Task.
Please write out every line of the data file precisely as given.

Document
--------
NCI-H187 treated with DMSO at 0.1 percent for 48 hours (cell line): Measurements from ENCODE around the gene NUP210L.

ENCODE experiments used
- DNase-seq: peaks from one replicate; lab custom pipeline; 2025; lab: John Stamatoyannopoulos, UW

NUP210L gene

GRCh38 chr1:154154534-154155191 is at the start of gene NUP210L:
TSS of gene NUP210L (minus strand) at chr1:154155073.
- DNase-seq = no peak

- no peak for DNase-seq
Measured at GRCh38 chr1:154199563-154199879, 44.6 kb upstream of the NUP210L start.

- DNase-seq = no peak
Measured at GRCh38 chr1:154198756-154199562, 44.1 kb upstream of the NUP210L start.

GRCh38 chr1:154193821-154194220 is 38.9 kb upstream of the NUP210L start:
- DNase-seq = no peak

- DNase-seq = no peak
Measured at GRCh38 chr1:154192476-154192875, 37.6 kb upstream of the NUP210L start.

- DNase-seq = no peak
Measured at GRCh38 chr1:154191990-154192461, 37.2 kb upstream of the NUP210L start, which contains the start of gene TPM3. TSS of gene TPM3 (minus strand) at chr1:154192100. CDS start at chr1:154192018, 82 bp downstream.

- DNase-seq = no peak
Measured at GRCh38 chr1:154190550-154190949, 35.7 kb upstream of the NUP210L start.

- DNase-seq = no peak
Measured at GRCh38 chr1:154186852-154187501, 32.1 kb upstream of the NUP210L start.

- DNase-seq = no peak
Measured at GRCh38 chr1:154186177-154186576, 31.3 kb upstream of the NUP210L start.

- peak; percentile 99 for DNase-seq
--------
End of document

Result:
NCI-H187 treated with DMSO at 0.1 percent for 48 hours (cell line): Measurements from ENCODE around the gene NUP210L.

ENCODE experiments used
- DNase-seq: peaks from one replicate; lab custom pipeline; 2025; lab: John Stamatoyannopoulos, UW

NUP210L gene

GRCh38 chr1:154154534-154155191 is at the start of gene NUP210L:
TSS of gene NUP210L (minus strand) at chr1:154155073.
- DNase-seq = no peak

- no peak for DNase-seq
Measured at GRCh38 chr1:154199563-154199879, 44.6 kb upstream of the NUP210L start.

- DNase-seq = no peak
Measured at GRCh38 chr1:154198756-154199562, 44.1 kb upstream of the NUP210L start.

GRCh38 chr1:154193821-154194220 is 38.9 kb upstream of the NUP210L start:
- DNase-seq = no peak

- DNase-seq = no peak
Measured at GRCh38 chr1:154192476-154192875, 37.6 kb upstream of the NUP210L start.

- DNase-seq = no peak
Measured at GRCh38 chr1:154191990-154192461, 37.2 kb upstream of the NUP210L start, which contains the start of gene TPM3. TSS of gene TPM3 (minus strand) at chr1:154192100. CDS start at chr1:154192018, 82 bp downstream.

- DNase-seq = no peak
Measured at GRCh38 chr1:154190550-154190949, 35.7 kb upstream of the NUP210L start.

- DNase-seq = no peak
Measured at GRCh38 chr1:154186852-154187501, 32.1 kb upstream of the NUP210L start.

- DNase-seq = no peak
Measured at GRCh38 chr1:154186177-154186576, 31.3 kb upstream of the NUP210L start.

- peak; percentile 99 for DNase-seq